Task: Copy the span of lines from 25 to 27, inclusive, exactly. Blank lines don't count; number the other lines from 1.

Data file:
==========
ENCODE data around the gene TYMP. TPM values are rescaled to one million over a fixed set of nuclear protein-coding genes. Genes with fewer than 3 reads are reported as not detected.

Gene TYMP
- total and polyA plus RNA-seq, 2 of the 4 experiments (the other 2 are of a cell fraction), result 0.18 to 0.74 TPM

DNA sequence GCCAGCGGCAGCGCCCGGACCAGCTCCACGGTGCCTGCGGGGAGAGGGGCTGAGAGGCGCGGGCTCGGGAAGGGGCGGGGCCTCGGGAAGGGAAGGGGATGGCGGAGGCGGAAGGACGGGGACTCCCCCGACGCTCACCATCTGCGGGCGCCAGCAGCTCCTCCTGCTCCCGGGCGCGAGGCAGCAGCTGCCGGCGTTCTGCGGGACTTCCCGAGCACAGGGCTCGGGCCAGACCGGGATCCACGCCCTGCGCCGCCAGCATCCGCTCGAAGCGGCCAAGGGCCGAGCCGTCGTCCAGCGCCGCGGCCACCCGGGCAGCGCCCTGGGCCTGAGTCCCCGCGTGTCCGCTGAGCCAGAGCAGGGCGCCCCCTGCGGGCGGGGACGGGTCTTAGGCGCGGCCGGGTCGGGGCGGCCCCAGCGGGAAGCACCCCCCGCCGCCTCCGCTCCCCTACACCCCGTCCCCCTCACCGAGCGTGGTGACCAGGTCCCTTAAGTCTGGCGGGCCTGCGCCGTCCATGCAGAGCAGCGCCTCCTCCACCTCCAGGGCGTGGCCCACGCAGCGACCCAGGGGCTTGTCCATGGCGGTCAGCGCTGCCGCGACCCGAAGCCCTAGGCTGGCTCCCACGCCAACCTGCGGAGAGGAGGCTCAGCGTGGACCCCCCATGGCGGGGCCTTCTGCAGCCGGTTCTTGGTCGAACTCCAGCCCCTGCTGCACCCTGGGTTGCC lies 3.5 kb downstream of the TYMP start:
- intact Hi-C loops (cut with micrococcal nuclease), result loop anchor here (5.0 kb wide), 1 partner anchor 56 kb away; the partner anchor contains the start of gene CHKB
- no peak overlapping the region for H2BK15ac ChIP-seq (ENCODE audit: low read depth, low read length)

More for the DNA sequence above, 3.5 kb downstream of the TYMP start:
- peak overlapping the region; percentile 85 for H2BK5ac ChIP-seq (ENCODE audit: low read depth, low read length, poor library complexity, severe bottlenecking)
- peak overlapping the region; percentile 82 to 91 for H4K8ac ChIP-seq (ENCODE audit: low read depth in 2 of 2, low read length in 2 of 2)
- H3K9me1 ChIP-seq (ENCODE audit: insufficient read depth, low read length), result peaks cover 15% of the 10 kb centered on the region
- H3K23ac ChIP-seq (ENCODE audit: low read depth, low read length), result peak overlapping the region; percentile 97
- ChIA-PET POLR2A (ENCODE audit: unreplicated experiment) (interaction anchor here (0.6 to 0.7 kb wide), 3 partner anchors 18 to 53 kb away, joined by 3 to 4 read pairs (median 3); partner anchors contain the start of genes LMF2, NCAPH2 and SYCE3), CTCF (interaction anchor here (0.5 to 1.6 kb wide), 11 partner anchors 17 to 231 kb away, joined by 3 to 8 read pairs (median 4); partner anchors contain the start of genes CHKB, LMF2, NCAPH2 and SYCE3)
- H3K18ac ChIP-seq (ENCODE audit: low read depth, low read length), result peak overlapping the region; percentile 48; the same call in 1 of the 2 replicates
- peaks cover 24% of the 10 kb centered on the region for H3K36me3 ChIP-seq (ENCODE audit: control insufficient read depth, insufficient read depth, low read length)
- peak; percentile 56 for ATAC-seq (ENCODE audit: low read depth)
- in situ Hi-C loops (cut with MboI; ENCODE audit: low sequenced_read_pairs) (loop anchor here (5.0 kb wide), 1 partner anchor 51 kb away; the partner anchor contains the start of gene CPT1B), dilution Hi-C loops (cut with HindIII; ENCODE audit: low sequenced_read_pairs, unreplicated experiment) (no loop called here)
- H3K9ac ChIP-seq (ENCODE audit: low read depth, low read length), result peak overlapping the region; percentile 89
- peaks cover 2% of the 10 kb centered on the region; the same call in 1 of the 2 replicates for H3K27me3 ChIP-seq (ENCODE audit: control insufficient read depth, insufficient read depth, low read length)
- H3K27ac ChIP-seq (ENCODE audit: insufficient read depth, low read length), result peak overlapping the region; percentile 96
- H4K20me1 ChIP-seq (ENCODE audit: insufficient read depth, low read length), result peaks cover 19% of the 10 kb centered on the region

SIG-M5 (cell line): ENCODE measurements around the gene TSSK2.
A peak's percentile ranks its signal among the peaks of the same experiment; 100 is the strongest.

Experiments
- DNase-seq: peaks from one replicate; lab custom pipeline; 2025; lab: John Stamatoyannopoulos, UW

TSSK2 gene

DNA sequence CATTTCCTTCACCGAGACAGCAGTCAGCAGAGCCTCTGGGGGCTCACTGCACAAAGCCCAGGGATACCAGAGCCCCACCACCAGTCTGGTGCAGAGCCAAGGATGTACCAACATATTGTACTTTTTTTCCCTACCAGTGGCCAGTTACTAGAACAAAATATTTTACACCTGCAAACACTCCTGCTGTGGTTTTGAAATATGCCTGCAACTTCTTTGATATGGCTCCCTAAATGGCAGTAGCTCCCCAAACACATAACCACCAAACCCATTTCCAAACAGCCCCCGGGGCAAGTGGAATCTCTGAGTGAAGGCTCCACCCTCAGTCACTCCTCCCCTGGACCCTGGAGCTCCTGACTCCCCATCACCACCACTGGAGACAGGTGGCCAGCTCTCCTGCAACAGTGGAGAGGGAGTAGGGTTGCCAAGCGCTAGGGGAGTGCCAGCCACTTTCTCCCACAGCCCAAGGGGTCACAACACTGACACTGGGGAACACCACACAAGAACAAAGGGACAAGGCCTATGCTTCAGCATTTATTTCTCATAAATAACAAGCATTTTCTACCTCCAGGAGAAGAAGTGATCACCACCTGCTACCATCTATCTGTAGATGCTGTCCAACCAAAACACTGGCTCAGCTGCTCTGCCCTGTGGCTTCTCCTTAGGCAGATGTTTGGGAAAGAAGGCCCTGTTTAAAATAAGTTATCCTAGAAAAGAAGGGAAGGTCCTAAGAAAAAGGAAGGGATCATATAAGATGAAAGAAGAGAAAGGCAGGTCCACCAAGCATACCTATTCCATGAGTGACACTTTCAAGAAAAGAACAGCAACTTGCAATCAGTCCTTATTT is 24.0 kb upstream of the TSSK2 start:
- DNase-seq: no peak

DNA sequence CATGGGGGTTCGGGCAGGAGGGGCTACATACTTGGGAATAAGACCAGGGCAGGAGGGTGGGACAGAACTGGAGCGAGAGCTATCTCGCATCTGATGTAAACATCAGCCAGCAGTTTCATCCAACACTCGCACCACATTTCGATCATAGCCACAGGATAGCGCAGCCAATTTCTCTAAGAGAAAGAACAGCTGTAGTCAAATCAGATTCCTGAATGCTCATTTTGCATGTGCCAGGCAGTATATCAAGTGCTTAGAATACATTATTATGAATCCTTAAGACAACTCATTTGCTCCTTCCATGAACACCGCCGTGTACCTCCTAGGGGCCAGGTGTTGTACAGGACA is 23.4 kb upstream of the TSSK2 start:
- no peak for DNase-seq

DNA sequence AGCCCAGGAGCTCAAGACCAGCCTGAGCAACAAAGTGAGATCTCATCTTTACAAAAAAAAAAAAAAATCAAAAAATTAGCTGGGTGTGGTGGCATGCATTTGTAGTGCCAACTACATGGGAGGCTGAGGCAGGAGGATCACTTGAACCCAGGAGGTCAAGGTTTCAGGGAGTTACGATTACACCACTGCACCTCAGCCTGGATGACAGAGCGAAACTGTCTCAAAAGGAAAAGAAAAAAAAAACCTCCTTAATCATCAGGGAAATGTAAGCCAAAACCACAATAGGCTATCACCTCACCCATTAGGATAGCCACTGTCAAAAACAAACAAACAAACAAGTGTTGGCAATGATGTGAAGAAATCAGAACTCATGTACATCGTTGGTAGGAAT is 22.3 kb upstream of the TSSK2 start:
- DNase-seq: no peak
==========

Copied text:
TSSK2 gene

DNA sequence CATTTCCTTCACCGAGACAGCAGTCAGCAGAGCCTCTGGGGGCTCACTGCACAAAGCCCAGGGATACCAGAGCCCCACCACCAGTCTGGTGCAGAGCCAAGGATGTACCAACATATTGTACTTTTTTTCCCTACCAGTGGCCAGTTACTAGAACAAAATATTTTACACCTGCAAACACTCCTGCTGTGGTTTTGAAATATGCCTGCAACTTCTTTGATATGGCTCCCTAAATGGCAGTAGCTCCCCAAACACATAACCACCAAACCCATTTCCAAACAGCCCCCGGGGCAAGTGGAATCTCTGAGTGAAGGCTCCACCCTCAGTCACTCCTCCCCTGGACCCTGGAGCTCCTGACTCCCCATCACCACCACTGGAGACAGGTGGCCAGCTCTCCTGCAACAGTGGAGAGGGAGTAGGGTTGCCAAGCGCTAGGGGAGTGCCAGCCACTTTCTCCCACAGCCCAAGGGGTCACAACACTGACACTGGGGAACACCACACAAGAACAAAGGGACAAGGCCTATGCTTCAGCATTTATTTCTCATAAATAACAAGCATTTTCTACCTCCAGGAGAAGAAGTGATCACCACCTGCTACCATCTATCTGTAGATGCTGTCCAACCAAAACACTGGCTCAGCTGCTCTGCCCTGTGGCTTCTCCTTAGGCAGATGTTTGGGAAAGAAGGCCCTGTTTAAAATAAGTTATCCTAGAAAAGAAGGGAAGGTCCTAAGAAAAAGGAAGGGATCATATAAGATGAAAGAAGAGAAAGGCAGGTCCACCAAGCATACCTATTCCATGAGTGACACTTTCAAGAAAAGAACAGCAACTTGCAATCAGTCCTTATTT is 24.0 kb upstream of the TSSK2 start:
- DNase-seq: no peak